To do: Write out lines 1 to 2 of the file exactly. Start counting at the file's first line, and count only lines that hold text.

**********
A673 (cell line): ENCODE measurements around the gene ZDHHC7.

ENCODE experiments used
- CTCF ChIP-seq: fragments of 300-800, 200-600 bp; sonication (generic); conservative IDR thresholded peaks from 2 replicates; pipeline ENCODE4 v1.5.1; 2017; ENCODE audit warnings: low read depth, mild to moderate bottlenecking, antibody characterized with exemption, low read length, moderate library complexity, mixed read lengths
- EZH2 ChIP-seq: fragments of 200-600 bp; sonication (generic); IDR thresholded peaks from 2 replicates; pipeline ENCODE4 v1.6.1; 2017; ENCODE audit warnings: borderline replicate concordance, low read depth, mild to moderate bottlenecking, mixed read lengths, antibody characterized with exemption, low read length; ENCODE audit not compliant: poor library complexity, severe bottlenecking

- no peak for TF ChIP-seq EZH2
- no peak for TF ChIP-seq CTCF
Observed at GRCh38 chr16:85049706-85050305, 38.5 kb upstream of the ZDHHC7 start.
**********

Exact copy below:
A673 (cell line): ENCODE measurements around the gene ZDHHC7.

ENCODE experiments used